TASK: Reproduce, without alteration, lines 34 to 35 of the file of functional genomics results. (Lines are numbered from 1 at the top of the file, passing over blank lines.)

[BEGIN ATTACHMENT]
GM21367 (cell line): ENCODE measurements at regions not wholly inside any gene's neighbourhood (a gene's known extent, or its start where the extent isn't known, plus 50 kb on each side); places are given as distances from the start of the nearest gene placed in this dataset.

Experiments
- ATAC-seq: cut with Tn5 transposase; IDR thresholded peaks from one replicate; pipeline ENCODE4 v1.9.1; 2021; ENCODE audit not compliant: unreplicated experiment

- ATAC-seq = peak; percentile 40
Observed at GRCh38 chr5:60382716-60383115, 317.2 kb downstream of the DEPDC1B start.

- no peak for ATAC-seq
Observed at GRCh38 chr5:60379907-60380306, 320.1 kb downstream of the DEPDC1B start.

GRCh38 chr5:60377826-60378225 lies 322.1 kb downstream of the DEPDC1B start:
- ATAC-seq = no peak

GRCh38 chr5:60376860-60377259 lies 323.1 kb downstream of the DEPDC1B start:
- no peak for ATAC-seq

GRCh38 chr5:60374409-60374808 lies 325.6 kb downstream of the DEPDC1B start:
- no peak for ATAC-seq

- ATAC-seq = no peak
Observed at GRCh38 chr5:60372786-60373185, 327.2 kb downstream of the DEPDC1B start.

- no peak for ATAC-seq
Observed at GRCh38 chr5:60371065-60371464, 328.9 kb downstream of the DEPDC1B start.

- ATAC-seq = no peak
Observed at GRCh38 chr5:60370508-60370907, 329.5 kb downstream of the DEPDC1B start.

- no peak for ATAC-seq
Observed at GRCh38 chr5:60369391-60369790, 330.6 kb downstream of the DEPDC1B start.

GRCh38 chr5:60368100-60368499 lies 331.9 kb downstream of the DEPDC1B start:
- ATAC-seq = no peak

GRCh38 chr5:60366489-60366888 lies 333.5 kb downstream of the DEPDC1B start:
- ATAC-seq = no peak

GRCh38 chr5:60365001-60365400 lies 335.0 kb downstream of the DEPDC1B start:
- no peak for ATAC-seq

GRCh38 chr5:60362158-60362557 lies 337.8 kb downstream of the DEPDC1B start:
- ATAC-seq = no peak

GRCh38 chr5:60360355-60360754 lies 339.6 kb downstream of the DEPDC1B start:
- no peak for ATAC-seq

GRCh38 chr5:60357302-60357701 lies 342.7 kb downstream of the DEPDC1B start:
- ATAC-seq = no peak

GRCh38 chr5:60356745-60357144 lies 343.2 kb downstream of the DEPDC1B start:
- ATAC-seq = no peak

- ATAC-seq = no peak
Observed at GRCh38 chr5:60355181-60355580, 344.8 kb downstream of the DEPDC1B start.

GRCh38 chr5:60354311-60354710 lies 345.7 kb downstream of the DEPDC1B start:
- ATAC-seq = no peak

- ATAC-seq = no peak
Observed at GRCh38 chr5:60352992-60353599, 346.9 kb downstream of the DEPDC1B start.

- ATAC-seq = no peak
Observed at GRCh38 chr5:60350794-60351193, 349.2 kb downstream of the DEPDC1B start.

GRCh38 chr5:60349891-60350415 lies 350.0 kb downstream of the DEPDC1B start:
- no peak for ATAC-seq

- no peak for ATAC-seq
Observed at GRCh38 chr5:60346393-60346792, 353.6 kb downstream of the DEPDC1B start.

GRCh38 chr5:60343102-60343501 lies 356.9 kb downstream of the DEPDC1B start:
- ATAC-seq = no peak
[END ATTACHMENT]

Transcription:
GRCh38 chr5:60356745-60357144 lies 343.2 kb downstream of the DEPDC1B start:
- ATAC-seq = no peak